Canada: Your Will: The Foundation of Your Estate Plan

Last Updated: January 13 2011

Article by Heather Hisey and David Steele

What Is a Will?

A will is a document that contains a declaration by a person (called a testator) describing how his or her property should be dealt with on death. The will may be revised at any point during the testator's lifetime, as long as he or she has the necessary mental capacity to do so.

Who Should Have a Will?

If you are over the age of majority (18 in Ontario), you should have a will. A will ensures that the persons whom you wish to benefit actually do benefit to the extent and in the manner that you wish. It also enables you to select the person you wish to administer your estate.

What Happens if You Die Without a Will?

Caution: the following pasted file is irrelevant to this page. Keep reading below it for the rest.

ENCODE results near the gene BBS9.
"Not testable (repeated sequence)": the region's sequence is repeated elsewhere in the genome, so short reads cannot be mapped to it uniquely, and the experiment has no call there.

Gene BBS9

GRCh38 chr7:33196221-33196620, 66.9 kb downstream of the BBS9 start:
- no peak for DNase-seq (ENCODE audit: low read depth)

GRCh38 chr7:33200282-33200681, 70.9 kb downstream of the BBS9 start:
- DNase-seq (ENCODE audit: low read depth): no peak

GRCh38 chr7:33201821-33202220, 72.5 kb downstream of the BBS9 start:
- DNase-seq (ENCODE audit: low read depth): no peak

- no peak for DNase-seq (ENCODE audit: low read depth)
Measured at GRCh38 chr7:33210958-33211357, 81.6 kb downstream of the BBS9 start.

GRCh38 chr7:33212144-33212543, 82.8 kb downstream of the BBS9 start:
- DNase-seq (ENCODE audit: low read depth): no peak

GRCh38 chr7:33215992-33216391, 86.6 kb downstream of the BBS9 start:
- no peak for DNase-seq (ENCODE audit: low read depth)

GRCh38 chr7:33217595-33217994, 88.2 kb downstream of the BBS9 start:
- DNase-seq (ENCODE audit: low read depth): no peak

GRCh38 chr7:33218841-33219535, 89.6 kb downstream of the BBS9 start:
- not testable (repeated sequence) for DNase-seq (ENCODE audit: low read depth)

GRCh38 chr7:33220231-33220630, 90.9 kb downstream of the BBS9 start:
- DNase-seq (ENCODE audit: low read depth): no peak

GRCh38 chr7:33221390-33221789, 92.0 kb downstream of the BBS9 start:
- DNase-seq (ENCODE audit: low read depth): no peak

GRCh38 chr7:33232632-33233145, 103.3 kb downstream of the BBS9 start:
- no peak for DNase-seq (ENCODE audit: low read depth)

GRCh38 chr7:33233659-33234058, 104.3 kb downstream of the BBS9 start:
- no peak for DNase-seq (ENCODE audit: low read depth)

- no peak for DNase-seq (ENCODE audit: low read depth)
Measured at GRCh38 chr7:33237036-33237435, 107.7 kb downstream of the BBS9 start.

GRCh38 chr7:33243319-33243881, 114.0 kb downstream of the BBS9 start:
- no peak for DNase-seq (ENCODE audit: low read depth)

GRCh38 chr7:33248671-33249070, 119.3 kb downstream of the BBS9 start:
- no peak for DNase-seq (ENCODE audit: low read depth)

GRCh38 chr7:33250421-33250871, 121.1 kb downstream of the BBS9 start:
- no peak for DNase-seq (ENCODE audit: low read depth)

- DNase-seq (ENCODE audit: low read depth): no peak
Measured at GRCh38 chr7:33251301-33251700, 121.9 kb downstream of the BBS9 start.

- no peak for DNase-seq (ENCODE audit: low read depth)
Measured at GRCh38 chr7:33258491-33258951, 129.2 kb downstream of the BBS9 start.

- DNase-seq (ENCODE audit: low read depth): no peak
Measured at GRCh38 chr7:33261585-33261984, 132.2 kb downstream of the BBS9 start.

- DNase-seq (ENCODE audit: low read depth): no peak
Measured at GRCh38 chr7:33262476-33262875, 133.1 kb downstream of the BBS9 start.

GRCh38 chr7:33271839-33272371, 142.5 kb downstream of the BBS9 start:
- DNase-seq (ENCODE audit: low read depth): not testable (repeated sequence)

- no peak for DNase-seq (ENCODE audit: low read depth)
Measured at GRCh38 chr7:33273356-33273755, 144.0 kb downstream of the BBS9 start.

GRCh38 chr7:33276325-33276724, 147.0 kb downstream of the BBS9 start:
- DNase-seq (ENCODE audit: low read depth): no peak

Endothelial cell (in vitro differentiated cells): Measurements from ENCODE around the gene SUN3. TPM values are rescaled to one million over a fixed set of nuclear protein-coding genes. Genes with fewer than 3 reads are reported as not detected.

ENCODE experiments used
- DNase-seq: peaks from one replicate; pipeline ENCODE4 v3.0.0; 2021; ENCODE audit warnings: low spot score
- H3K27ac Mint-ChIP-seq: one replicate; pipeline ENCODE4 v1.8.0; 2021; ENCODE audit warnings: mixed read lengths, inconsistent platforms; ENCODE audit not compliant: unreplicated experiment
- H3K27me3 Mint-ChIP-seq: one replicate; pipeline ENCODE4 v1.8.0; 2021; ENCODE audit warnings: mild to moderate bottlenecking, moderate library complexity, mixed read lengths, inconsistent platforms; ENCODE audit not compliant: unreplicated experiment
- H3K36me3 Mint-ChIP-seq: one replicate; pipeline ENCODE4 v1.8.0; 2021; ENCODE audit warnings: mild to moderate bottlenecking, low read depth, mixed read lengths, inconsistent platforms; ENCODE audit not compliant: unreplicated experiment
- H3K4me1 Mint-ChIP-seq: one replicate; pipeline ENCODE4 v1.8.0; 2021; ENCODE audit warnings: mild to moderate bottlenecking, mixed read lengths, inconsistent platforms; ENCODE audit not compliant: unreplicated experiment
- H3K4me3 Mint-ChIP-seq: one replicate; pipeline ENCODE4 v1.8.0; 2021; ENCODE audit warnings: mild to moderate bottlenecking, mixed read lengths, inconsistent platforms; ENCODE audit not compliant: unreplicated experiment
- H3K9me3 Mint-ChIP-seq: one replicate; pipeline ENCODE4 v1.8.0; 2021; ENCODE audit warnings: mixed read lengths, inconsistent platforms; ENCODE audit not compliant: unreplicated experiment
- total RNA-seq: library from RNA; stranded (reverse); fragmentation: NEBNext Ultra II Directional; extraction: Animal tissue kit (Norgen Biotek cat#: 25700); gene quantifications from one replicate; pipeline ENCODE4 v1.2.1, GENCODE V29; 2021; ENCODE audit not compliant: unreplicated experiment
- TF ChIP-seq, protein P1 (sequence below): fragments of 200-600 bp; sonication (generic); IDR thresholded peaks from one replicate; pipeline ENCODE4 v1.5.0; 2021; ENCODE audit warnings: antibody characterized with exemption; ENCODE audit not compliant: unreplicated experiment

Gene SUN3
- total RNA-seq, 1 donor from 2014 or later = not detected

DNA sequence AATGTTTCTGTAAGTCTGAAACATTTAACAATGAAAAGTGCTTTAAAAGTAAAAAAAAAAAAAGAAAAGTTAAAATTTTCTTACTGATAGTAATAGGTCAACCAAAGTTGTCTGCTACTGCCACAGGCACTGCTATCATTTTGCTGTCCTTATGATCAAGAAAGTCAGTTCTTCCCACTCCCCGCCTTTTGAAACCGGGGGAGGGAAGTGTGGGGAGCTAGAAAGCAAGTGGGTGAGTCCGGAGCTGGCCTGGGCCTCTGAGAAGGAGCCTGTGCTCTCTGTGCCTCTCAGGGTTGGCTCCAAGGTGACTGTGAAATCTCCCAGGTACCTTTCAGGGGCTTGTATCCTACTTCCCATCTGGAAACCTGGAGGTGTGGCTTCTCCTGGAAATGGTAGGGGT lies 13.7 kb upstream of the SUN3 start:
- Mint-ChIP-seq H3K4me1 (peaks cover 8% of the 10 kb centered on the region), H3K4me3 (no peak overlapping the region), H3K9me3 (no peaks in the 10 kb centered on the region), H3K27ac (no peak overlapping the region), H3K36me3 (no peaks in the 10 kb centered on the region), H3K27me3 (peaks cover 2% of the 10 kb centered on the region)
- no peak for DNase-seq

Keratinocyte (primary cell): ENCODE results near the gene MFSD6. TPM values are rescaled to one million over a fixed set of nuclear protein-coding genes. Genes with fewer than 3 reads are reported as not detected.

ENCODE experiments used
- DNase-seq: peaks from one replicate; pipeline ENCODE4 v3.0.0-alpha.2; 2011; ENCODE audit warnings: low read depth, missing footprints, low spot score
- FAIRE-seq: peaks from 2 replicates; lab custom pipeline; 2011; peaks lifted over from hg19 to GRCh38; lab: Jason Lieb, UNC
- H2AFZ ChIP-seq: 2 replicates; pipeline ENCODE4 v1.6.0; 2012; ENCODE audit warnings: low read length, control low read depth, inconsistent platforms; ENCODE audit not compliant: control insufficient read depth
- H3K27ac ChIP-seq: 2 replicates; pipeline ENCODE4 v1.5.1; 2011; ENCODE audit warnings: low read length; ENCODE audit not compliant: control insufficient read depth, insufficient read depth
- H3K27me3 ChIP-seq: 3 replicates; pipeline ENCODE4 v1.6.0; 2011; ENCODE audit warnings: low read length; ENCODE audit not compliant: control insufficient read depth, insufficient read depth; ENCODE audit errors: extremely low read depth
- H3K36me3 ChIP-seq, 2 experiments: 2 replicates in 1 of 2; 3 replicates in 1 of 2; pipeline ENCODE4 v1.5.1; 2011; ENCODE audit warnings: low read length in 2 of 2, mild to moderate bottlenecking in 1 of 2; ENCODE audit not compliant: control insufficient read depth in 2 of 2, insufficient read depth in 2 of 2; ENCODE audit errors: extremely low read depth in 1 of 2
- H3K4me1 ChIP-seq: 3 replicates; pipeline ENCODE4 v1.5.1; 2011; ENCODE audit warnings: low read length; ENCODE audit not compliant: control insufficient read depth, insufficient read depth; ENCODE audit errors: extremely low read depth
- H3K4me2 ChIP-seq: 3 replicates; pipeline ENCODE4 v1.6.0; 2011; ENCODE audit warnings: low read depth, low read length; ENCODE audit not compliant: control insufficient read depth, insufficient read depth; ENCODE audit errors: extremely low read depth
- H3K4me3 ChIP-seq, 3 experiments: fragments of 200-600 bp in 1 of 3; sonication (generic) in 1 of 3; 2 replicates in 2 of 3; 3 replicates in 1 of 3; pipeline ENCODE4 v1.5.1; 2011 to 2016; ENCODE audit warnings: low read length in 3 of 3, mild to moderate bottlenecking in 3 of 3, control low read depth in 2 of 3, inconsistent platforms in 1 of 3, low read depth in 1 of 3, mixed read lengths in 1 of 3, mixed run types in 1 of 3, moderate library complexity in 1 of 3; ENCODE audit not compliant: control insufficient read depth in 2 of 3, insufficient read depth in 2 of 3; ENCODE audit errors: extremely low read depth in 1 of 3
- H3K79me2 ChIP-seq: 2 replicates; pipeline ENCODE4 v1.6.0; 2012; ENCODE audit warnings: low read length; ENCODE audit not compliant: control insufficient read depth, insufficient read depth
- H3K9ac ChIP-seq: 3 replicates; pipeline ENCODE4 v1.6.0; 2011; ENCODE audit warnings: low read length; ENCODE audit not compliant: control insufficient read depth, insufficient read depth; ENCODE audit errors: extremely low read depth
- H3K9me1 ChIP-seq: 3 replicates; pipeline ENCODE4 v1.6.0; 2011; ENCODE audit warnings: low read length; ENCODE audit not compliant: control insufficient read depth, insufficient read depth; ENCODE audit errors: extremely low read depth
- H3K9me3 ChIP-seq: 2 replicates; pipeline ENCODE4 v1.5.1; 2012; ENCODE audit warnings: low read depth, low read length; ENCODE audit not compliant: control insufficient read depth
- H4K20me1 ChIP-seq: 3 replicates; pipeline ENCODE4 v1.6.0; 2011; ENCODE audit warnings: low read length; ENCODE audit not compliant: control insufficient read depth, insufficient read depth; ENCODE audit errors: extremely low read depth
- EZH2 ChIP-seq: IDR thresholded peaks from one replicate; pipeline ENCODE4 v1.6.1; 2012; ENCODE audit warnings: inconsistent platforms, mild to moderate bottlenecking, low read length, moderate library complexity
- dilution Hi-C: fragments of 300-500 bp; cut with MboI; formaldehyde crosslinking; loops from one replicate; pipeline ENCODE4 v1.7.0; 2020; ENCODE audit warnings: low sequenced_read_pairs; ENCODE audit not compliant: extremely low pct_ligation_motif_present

Who will administer the estate? The court will appoint someone to administer your estate, giving priority to a spouse (legal or common law), adult children and other next-of-kin, in that order.

How will the assets be distributed? In Ontario, if you do not leave a will, the Succession Law Reform Act specifies who will receive your property and in what proportion. This law is entirely inflexible and makes no allowances for what your wishes may have been. Furthermore, the scheme of distribution is restricted to spouses, offspring and other blood relatives. There is no provision, for example, for any distribution of assets to friends, in-laws or charities. If a person dies without a valid will, without a surviving spouse and without offspring or other blood relatives, the person's assets become government property.